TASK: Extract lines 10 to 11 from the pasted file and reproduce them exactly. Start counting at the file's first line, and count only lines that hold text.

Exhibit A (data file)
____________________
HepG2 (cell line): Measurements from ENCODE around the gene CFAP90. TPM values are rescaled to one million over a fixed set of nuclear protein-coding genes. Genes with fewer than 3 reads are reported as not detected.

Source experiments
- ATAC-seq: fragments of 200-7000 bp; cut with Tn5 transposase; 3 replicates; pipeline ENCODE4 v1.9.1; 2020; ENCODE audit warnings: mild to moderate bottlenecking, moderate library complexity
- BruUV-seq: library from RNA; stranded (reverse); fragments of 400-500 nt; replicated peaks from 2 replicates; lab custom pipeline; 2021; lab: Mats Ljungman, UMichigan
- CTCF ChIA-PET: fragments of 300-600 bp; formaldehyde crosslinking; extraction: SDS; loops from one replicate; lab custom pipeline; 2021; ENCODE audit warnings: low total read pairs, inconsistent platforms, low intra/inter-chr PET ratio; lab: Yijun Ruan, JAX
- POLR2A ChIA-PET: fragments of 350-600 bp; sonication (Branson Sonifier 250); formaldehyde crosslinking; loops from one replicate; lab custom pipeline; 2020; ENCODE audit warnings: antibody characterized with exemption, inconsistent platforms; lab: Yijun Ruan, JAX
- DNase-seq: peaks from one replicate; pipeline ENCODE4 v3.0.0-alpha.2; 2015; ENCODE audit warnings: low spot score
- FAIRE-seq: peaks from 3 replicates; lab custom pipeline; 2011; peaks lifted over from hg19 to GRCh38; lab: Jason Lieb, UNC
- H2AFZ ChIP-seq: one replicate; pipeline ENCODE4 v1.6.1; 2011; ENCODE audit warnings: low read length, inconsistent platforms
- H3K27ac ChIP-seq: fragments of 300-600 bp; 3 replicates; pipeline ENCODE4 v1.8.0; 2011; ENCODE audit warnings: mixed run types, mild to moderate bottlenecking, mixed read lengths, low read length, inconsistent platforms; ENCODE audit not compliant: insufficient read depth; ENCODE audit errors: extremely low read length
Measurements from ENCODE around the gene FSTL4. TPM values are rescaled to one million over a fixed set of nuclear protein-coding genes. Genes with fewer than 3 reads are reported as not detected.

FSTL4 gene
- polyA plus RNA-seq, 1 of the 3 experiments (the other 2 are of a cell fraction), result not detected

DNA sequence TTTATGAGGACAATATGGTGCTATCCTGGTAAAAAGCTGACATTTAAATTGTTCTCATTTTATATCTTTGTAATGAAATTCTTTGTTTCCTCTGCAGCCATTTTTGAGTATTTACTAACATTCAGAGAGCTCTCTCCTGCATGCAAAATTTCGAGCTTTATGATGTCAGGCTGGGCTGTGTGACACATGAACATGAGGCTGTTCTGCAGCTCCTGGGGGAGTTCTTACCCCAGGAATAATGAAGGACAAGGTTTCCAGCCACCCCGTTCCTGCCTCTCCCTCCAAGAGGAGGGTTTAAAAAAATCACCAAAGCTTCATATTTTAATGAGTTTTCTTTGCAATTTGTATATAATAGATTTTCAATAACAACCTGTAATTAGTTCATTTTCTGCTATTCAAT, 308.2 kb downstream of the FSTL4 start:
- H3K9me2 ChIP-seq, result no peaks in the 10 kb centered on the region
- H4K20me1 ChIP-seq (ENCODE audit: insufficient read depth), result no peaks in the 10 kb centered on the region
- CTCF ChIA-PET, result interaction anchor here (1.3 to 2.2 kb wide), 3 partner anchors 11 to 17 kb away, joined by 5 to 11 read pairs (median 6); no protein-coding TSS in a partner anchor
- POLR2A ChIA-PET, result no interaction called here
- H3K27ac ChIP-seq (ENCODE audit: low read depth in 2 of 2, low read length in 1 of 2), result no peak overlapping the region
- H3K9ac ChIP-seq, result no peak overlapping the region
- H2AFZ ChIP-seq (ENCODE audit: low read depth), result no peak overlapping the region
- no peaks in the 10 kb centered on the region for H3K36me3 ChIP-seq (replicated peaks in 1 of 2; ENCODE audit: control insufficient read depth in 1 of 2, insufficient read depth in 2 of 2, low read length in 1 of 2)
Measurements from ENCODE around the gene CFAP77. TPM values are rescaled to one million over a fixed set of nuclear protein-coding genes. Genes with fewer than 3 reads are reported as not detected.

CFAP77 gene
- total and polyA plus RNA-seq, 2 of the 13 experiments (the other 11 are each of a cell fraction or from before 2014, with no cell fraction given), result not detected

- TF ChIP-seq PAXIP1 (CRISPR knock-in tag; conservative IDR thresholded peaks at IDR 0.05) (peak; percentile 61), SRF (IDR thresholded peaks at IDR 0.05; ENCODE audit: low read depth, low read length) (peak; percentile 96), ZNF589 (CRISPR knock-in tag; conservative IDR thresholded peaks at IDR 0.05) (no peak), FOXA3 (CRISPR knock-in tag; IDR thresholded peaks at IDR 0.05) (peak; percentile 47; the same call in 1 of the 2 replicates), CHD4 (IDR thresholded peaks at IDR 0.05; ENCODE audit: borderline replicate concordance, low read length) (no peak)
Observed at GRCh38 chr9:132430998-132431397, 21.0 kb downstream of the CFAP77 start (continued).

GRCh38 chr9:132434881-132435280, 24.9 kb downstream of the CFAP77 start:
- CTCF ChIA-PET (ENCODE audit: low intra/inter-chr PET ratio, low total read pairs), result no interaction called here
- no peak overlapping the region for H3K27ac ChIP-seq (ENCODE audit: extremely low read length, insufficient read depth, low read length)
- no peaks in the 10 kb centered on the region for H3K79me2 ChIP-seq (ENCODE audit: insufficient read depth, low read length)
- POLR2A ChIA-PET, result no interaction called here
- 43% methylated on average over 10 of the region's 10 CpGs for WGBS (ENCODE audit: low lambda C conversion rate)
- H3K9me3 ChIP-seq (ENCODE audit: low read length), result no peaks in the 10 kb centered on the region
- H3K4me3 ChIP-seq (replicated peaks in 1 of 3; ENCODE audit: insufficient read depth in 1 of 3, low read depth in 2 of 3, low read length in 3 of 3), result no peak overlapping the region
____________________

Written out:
- H3K27ac ChIP-seq: fragments of 300-600 bp; 3 replicates; pipeline ENCODE4 v1.8.0; 2011; ENCODE audit warnings: mixed run types, mild to moderate bottlenecking, mixed read lengths, low read length, inconsistent platforms; ENCODE audit not compliant: insufficient read depth; ENCODE audit errors: extremely low read length
Measurements from ENCODE around the gene FSTL4. TPM values are rescaled to one million over a fixed set of nuclear protein-coding genes. Genes with fewer than 3 reads are reported as not detected.